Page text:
Non-detectable levels of MCHM reported in 85 percent of WVAWC system

CHARLESTON, W.Va. — West Virginia American Water Company said Monday that water sampling in 85 percent of its 1,700-mile pipeline system in parts of nine West Virginia counties shows non-detectable levels of Crude MCHM.

An interagency team has been participating in around-the-clock flushing of the system since soon after the Jan. 9 chemical spill on the Elk River in Charleston just above the WVAWC’s Kanawha Valley water plant. The spill contaminated the company’s system in parts of nine counties.

“Through ongoing systematic flushing, sampling and testing, the interagency response team has reached non-detectable levels of MCHM in multiple pressure zones, accounting for approximately 85 percent of our local service area,” WVAWC President Jeff McIntyre said in a Monday evening news release. “In remaining areas where
testing results are above the non-detectable limit, they are still extremely low and only a fraction of the CDC-established 1 ppm health-protective limit. Our team expects that it will take a few more days of persistent flushing and testing before all sample points used throughout the system reflect non-detectable levels.”

Monday evening brought to an end bottled water distribution in Kanawha County. County emergency officials said nearly 11.5 million bottles of water have been given out since shortly after the water emergency began. The total includes 261 tractor trailer loads of water with 44,000 bottles on each truck.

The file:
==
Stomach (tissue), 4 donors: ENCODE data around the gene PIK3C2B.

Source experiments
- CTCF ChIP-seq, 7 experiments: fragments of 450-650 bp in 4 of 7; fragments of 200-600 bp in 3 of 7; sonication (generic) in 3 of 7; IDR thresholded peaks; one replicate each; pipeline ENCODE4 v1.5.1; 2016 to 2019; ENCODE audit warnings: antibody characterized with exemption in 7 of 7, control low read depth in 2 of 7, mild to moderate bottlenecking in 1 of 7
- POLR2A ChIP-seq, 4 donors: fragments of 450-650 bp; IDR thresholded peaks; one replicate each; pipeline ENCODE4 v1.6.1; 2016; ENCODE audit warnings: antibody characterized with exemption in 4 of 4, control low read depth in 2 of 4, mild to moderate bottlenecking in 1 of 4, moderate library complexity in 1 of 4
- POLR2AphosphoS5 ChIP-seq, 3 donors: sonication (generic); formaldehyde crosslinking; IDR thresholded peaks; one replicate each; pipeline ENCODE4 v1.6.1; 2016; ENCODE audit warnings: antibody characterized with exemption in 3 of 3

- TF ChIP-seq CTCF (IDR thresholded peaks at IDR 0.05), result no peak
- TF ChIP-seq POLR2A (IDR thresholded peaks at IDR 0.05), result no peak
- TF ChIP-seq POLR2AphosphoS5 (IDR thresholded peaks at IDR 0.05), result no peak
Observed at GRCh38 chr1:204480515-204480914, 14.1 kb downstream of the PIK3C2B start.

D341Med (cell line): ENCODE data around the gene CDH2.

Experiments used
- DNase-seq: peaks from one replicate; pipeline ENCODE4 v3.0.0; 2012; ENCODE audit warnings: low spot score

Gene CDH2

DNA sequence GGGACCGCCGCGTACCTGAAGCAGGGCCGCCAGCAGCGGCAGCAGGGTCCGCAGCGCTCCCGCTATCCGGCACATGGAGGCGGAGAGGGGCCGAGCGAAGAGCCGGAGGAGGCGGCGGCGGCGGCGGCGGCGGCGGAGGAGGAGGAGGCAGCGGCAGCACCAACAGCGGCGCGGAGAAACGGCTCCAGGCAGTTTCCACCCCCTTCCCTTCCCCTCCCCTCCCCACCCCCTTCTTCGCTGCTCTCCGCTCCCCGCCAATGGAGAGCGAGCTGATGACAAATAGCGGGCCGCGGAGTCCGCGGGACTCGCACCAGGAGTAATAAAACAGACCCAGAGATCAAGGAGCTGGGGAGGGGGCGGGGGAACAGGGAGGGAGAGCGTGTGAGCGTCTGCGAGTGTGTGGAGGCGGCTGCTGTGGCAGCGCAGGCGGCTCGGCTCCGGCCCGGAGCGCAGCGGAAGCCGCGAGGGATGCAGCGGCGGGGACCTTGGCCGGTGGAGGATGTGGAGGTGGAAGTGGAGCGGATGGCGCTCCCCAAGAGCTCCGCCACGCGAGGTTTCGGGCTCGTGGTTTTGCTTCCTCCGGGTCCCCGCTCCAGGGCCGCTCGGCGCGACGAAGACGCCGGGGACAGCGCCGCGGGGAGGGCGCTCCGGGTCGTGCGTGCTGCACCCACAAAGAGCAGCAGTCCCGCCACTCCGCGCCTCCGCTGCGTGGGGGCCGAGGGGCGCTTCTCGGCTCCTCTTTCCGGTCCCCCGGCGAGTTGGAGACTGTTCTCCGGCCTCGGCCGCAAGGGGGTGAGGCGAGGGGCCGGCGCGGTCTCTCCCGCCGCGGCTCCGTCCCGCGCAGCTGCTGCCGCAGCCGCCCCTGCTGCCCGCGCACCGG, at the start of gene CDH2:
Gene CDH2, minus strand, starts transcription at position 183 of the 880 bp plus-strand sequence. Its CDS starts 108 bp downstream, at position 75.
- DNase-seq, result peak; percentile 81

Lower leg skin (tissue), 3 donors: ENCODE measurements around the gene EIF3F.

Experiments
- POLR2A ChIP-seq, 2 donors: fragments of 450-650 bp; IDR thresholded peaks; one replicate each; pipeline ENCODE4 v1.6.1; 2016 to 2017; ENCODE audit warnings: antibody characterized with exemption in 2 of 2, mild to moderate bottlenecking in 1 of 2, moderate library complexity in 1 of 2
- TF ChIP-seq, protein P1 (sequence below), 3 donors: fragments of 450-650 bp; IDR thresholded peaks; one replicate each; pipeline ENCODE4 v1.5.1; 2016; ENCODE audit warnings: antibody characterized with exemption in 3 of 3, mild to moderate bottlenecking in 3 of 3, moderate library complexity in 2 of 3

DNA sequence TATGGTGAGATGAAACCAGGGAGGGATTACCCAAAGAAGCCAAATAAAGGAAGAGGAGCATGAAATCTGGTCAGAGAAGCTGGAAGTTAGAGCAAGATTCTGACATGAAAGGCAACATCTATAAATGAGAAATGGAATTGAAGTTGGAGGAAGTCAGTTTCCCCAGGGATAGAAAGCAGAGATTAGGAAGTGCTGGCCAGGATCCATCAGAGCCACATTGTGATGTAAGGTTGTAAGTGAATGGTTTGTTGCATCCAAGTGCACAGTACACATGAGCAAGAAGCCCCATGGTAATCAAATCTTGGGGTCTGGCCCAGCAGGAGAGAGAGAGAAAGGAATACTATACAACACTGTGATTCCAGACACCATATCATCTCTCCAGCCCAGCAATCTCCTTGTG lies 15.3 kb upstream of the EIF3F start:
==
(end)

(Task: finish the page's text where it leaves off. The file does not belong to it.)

Kanawha County Deputy Emergency Manager C.W. Sigman said things are getting back to normal and the state isn’t receiving large amounts of water from FEMA.

“The county’s position is as long as we have it available from the state and FEMA, we will pass it out,” Sigman said. “These (Monday) are the last three truckloads we think are available. If we get more then we’ll make sure it gets distributed.”

Sigman said the U.S. Centers for Disease Control and Prevention has determined there is no danger in drinking water from the tap. It’s a recommendation he’s following.

“Personally I use tap water. My wife and I use it. We’re cooking with it. We’re using it,” according to Sigman.

Kanawha County Commissioner Dave Hardy praised the dozens of volunteers who helped pass out the water.

“The amount of time dedicated by local Volunteer Fire Departments, community volunteers, Emergency Officials, Kanawha County Sheriff’s Department, and other County employees, in the worst winter weather in years is indescribably heroic,” Hardy said. “The time they spent away from family during this difficult crisis is one of the most unselfish efforts I have ever witnessed. I am asking everyone who received water from these volunteers to please thank those involved in distributing water in your community. This volunteerism has been especially critical to those who are homebound.”

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